The drum type electromagnetic brakes (Figure 5) tested in this simulation are widely used in lifts in Hong Kong. When the lift is called to run, the brake coil is energised electrically, thereby creating sufficient magnetic force to the plunger. The plunger exerts a force on the compression springs for driving the brake arms and associated brake pads apart from the brake drum. The traction motor is then allowed to rotate. Upon the brake coil is de-energised by cutting off electricity supply, the brake is applied. The compression springs push the brake arm with associated brake pads. The brake pads then press on the brake drum.
Figure 5: Drum type electromagnetic brake
In this simulation (Figures 6 and 7), the compression springs were deliberately set to more compressed such that magnetic force was insufficient to pull the plungers apart and the brake pad barely touches the brake drum while rotating. This setup caused sluggish brake operation and boosts up the electric current of the traction motor and brake coil. The traction motor current and the brake coil current at normal and faulty brake operation were shown in Table 1. The data was input to the AI analysis models for differentiation of normal and faulty brake operation, thereby enhancing the ability of fault detection and prediction.
Figures 6 and 7: Simulation setup for brake faults
|Traction motor current at mid of travel (A)||Brake coil current at mid of travel (A)|
|Normal brake operation||8.1||1.6|
|Faulty brake operation||46.0||2.4|
Table 1: Results of normal and faulty brake operation
Going forward - Enhancing AI performance
The RMU of the system have been deployed in 15 government lifts till now. The system performance is satisfactory and promising. The deployment scale of the RMU is being expanded gradually now to cover different lift brands and models, allowing the system to acquire more data for training up the deep learning models to achieve more accurate fault detection.
More emerging AI technologies meanwhile are being researched and incorporated into the system by the project team. Focus is now on the use of generative adversarial network and imbalanced learning to enhance the fault detection and prediction capabilities under the scenario of insufficient or limited lift fault data.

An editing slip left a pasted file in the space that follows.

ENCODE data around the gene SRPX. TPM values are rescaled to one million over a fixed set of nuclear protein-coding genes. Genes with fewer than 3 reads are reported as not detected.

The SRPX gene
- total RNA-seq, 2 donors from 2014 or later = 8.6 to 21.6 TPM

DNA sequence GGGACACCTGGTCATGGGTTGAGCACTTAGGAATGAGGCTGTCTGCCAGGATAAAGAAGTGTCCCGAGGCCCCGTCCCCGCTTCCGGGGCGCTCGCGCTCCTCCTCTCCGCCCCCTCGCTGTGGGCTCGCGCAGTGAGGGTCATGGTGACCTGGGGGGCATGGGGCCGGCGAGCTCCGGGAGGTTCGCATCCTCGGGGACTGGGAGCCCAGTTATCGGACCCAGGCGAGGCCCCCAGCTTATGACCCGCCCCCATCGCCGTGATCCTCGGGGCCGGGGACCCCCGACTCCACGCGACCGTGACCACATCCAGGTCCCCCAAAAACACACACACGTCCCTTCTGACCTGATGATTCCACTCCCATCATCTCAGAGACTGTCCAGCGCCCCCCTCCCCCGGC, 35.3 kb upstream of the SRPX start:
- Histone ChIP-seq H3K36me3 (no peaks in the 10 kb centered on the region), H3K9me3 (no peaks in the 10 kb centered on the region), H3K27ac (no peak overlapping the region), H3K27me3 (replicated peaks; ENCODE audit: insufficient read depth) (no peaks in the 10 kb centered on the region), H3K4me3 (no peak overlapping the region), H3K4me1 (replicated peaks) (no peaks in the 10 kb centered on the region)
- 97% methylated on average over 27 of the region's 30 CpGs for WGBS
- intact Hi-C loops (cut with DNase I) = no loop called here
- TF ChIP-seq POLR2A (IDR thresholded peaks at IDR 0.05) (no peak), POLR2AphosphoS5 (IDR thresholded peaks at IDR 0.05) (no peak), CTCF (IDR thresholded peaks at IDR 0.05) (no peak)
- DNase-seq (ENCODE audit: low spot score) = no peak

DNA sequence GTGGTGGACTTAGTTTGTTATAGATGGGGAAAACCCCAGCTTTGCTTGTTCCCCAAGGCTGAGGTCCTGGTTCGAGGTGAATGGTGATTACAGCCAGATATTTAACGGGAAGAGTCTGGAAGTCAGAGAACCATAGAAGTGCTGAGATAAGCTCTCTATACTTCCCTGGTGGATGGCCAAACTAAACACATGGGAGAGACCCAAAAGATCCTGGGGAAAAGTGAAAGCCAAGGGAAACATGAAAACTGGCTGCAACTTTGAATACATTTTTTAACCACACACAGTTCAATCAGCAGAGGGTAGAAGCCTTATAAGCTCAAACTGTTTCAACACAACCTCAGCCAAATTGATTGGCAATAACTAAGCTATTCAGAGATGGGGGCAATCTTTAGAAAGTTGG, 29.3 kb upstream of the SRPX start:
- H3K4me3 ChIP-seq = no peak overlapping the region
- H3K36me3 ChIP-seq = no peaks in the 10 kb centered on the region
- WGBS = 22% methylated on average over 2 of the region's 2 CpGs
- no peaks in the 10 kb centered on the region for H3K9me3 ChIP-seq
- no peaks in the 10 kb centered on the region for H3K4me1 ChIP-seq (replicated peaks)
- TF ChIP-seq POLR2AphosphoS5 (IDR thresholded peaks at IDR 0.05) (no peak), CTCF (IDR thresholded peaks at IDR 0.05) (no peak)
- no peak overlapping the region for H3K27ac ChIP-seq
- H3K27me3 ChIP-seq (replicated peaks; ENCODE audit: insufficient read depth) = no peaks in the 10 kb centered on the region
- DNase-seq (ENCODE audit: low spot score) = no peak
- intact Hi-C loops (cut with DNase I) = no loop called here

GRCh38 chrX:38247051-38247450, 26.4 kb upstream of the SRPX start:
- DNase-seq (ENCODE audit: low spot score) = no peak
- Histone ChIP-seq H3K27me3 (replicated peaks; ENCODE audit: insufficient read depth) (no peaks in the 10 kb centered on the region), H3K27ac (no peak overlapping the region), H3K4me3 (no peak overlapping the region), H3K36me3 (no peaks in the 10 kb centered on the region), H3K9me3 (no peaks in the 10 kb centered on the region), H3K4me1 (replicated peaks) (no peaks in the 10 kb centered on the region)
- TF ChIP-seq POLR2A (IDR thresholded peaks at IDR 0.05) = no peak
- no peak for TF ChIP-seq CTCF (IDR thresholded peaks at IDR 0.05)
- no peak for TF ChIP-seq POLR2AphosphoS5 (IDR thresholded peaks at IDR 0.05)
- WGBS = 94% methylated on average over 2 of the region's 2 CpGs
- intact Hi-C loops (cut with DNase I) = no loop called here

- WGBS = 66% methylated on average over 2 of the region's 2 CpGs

Potential smart applications for lift users
The application of the system is not just limited to the enhancement of lift safety and reliability. The information of real-time lift car positions and some lift operating conditions collected by the system may be shown to lift users through mobile apps, with a view to enabling users to better plan their lift journeys, such as notifying lift availability, reducing waiting time in lift lobbies, etc. This would be a good application for smart living.
The system has been recognised both internationally and locally, including being awarded a Silver Medal at the International Exhibition of Inventions of Geneva 2021 and acclaimed at Outstanding Technology (Building) at the Build4Asia Awards 2020. The system is granted a Hong Kong Patent (No.: HK30012023) and pending for the US Patent. A technical paper for the system was published in the IEEE Access Journal (reference link: https://ieeexplore.ieee.org/document/9333567).
Gratitude goes to Ir Charles Wong Kai-hon and his team of Pro-Act Training and Development Centre (Electrical) for their collaborative effort and advice on data analysis and lift fault simulation. The effort of other partners from the industry, academic and research sector is also highly appreciated.
About the authors: Ir CHEUNG Ka Kei, Dr LI Xuran Ivan and Mr Eric C H YIP are from The Electrical and Mechanical Services Department, The HKSAR Government.